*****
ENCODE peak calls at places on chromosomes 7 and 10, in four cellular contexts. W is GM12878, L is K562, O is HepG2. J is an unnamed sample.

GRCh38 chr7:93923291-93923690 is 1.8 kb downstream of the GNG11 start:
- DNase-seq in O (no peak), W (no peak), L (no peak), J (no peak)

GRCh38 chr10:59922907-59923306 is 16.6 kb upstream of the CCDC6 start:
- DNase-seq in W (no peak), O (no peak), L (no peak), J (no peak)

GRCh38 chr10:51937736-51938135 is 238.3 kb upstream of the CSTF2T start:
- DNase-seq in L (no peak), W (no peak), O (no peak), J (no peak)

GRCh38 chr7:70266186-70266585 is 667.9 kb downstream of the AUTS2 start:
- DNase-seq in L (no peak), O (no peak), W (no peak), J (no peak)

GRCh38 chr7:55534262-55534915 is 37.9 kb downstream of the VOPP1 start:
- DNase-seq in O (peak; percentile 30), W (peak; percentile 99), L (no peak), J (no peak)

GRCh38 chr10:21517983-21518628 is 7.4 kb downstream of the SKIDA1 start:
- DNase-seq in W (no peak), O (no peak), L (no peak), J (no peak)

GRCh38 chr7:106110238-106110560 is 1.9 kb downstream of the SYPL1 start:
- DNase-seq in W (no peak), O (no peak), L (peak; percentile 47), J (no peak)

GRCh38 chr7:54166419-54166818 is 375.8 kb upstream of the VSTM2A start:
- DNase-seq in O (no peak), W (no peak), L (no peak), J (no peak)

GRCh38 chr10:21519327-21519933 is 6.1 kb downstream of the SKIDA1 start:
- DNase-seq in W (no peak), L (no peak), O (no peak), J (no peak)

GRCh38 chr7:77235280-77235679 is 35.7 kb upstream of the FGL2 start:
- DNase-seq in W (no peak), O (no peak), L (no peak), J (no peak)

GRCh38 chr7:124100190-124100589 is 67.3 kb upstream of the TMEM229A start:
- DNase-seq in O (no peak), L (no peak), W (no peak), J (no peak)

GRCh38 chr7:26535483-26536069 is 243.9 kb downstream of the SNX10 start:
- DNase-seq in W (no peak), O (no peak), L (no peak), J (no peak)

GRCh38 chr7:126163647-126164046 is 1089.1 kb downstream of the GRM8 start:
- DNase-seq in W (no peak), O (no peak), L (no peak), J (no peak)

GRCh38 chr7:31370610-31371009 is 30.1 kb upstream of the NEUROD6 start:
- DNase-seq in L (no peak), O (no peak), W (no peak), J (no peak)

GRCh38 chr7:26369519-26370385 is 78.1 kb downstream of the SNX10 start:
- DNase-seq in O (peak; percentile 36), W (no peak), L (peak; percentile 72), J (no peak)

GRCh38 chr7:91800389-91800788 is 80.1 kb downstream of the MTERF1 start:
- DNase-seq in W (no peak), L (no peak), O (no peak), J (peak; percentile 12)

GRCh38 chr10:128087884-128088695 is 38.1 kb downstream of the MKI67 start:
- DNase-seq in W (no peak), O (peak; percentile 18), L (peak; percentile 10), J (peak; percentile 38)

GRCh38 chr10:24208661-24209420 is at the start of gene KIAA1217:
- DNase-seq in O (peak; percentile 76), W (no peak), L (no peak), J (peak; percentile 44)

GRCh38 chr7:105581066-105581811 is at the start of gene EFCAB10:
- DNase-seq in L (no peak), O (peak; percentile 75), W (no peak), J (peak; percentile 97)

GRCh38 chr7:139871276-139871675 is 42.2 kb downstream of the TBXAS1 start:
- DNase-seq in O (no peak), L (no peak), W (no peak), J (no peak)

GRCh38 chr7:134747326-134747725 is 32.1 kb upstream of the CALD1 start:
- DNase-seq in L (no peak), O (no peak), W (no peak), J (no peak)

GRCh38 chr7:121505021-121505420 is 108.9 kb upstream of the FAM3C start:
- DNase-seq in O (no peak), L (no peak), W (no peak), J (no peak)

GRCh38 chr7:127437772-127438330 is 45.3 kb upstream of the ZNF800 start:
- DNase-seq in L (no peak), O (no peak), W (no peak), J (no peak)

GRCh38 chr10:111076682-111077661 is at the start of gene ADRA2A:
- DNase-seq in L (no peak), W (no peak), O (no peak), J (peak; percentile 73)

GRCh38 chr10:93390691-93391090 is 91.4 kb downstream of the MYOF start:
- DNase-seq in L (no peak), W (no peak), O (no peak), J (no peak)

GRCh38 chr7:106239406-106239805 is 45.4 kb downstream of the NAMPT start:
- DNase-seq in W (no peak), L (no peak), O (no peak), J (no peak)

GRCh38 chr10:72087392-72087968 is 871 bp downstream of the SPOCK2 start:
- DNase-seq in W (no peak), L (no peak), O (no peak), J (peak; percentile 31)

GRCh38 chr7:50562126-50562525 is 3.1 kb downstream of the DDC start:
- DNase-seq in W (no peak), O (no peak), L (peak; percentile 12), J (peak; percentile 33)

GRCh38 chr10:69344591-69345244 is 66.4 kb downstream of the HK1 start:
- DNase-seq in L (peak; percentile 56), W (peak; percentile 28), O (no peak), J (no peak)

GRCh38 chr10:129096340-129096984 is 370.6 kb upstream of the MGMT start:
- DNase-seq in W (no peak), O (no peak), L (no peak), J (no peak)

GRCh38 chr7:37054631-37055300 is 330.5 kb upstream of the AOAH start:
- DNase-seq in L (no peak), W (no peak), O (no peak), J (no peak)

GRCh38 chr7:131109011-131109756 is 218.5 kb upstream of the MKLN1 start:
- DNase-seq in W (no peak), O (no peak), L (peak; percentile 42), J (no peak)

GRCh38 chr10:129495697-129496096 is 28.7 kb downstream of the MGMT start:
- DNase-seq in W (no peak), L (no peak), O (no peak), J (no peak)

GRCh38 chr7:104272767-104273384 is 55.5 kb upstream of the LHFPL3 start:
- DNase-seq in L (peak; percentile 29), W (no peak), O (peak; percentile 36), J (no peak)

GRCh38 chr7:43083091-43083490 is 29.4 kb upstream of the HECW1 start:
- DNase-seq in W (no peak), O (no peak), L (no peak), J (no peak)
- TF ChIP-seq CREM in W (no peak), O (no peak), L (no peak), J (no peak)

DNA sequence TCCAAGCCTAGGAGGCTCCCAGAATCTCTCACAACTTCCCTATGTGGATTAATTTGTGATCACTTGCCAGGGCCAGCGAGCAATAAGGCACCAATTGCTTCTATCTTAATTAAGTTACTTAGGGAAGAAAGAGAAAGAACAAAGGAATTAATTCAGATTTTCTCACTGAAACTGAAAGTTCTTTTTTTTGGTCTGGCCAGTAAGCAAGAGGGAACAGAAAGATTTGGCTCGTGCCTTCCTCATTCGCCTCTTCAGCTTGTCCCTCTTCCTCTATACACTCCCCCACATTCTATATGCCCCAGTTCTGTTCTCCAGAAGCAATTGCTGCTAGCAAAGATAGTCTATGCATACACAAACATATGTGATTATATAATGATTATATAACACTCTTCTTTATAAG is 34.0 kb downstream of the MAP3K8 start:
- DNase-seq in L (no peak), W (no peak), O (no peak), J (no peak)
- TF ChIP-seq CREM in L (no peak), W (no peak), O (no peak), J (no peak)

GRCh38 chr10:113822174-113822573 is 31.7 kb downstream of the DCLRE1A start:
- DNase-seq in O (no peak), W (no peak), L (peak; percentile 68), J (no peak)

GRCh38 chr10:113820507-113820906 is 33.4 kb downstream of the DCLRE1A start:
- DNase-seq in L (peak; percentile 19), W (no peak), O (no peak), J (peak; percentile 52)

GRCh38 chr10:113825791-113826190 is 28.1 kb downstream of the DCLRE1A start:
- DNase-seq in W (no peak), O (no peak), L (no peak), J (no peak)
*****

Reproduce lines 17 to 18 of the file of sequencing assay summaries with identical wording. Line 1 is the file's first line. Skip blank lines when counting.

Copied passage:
- DNase-seq in O (no peak), W (no peak), L (no peak), J (no peak)

GRCh38 chr10:21519327-21519933 is 6.1 kb downstream of the SKIDA1 start: